Don Powell, owner of Moorestown-based Powell Energy and Solar, which focuses on sales, design, installation and maintenance of solar electric systems for homes and businesses, is making believers out of his clients. He says businesses were fairly skeptical of solar and it was more of a choice among residential consumers at first. Now businesses see the financial benefits and Powell Energy and Solar has seen an increase in the amount of commercial work with jobs ranging in size from doctor’s offices to larger commercial buildings.

“Probably the biggest obstacle we have is there is an impression, particularly amongst business people, that solar is snake oil. When you finally make a believer out of somebody their impression is, ‘I can’t believe I waited so long to do this.’ There are a lot of naysayers and then there are a lot of people who tend to be apathetic about their utility bills,” Powell says. “While they might be aggressive about cutting costs in other areas, they are laissez-faire about their utility cost. When they see the increase to their bottom line, they are always thrilled about what’s been done.”

Powell recommends starting with an energy audit, which checks home performance, safety and examines opportunities to improve energy efficiency. In many cases, when solar panels are installed, they can offset a portion of the business’ entire electricity bill. In addition, the federal government provides solar tax credits that allow homeowners and businesses to deduct a portion of their solar costs from their taxes. Both homeowners and businesses qualify for a federal tax credit equal to 30 percent of the cost of their solar panel system less any cash rebates. Powell notes that owners of solar systems enjoy a five-year accelerated depreciation on their system for tax purposes.

“I’m not sure why you are wasting money when you could be saving it,” Powell says to those still on the fence.

What do a street fair and a train derailment have in common?
Both rely on the Gridless CORE, a1000 wH LiFePO4 battery that charges off a solar panel and can replace generators for clean, renewable, reliable power. An alternative to generators, the Gridless CORE does not use gasoline or emit fumes and is whisper quiet.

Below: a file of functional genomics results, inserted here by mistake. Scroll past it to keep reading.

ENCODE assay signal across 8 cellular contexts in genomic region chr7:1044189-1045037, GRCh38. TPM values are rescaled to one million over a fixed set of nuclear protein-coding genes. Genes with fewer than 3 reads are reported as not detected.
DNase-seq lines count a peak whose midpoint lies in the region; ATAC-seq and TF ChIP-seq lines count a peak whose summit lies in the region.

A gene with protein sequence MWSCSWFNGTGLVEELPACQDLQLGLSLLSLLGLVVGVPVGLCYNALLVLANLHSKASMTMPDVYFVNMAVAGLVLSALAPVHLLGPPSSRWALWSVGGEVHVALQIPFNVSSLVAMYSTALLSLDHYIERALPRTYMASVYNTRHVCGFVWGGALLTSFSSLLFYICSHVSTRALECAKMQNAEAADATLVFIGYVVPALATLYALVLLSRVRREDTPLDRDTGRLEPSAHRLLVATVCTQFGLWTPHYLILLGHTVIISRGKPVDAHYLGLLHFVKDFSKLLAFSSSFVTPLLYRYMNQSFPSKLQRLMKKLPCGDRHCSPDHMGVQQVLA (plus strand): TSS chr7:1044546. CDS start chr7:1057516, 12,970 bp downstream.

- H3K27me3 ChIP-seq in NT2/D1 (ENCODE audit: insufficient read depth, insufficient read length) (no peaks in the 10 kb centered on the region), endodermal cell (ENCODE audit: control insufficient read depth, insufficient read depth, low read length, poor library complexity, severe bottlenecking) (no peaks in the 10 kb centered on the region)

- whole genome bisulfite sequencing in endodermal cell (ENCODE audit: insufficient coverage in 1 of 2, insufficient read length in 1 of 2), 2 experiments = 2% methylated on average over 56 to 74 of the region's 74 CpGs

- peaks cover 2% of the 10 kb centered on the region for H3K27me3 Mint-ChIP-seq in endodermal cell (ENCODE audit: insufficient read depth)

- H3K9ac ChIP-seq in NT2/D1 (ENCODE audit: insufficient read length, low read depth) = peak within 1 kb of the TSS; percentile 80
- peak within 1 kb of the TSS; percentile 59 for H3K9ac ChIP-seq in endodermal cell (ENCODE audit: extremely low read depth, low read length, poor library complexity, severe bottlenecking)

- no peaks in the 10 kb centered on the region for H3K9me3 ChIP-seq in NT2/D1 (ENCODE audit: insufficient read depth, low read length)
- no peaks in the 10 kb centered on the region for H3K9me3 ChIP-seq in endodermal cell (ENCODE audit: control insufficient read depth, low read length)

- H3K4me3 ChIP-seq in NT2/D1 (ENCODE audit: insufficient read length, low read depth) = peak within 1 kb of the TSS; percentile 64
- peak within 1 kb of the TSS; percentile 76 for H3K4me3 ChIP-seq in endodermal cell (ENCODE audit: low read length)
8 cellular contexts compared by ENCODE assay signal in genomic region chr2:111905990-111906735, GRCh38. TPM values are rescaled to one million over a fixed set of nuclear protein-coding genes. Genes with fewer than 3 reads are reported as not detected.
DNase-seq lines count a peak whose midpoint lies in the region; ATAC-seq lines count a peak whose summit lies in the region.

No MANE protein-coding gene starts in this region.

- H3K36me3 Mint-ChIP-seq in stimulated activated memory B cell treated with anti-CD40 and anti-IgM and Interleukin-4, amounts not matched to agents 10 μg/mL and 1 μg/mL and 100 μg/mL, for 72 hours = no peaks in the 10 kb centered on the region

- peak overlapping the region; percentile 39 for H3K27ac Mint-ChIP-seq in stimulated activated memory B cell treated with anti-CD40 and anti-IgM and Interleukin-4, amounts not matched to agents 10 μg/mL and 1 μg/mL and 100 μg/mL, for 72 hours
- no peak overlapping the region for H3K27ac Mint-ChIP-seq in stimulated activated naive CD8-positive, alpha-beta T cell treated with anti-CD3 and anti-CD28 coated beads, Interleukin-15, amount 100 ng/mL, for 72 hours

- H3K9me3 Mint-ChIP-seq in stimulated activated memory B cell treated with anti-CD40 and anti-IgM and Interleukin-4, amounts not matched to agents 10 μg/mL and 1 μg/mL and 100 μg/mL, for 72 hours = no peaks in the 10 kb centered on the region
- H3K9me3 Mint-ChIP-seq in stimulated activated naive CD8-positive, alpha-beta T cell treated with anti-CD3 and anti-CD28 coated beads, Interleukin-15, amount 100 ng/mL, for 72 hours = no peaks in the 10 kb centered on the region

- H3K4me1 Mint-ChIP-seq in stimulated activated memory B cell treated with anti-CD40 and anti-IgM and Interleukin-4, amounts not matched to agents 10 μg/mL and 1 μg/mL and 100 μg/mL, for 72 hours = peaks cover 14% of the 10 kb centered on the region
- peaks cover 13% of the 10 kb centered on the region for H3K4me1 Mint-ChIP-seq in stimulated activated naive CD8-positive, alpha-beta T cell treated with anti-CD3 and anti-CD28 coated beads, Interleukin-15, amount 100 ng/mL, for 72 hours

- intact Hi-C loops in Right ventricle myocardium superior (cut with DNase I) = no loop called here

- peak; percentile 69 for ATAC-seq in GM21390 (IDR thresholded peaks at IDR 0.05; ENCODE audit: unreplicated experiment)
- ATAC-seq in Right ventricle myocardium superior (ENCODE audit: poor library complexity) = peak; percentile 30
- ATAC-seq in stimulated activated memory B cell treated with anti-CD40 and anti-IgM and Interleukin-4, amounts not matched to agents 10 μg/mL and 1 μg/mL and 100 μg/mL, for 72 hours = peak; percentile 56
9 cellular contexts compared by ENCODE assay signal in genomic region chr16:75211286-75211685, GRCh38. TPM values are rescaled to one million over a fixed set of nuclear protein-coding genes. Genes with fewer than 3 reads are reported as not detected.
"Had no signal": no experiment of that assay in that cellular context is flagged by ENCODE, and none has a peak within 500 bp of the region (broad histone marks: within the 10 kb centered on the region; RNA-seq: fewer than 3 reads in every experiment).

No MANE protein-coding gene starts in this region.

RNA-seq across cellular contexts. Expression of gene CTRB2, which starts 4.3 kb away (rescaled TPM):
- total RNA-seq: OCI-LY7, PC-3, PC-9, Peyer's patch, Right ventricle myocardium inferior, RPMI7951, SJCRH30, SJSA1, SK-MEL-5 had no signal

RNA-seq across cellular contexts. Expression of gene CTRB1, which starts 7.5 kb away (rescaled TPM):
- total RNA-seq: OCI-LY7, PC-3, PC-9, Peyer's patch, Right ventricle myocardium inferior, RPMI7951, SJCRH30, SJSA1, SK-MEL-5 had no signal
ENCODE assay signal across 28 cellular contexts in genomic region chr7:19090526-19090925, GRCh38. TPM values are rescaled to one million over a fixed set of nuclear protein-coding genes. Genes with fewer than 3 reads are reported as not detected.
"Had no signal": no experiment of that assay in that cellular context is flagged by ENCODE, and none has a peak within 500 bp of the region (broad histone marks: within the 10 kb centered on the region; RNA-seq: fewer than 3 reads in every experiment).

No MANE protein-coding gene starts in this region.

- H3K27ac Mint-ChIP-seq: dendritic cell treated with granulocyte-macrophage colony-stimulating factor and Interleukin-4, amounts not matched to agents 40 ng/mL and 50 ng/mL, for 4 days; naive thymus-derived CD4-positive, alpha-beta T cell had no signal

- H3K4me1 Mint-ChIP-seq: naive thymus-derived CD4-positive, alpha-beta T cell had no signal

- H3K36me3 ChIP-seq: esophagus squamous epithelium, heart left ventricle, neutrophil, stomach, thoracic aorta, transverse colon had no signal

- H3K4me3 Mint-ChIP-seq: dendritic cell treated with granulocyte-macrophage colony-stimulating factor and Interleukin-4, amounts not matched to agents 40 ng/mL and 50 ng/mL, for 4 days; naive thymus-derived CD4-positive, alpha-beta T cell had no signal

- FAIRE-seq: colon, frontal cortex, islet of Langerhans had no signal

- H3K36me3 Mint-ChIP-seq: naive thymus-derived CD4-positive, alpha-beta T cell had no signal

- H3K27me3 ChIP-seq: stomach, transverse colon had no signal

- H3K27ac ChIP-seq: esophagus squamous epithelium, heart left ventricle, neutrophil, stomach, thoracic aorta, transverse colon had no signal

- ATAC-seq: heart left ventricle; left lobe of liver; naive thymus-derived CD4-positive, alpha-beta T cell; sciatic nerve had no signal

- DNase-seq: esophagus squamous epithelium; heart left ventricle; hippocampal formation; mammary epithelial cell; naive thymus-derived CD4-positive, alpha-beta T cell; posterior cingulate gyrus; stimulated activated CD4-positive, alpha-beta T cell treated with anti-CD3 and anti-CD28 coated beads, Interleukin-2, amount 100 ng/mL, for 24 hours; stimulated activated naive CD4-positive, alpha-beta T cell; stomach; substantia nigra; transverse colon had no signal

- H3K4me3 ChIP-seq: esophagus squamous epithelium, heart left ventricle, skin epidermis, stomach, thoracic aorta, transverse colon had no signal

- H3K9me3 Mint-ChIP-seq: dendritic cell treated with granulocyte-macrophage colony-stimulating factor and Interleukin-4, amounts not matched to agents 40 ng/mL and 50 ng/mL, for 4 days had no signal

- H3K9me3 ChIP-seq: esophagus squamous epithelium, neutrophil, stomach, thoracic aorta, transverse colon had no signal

Patrick Murphy, president and co-founder of Collingswood-based Gridless Power and his partner Jason Halpern come from a background in emergency response. In life-saving situations, an insistence on eco-friendly and green products is obviously not of the most importance.

“For an emergency responder when you can generate power in the field via solar panels and when you can shut the generator down and don’t need to pull the full power off of it, it helps with your ability to do your job,” explains Murphy. “We try to find ways that there are other values and there are good business reasons to make the change.”

Murphy recognizes that generators will always have their place, especially when it comes to delivering a lot of power. The new frontier for Gridless Power is powering small businesses, events, street fairs, construction sites and street signs. Seventy-five percent of their business comes from government agencies along with Amtrak (the Gridless CORE was used during the 2015 Port Richmond derailment), the cities of New York and Philadelphia and the Department of Homeland Security.

“It’s nice to be in a business where we can sell a product that makes good business sense and also helps people by powering life-saving medical equipment,” says Murphy.

For Gridless Power and many others, doing good for the environment means good business.

Published (and copyrighted) in South Jersey Biz, Volume 7, Issue 4 (April, 2017).
For more info on South Jersey Biz, click here.
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Author: Katie Kohler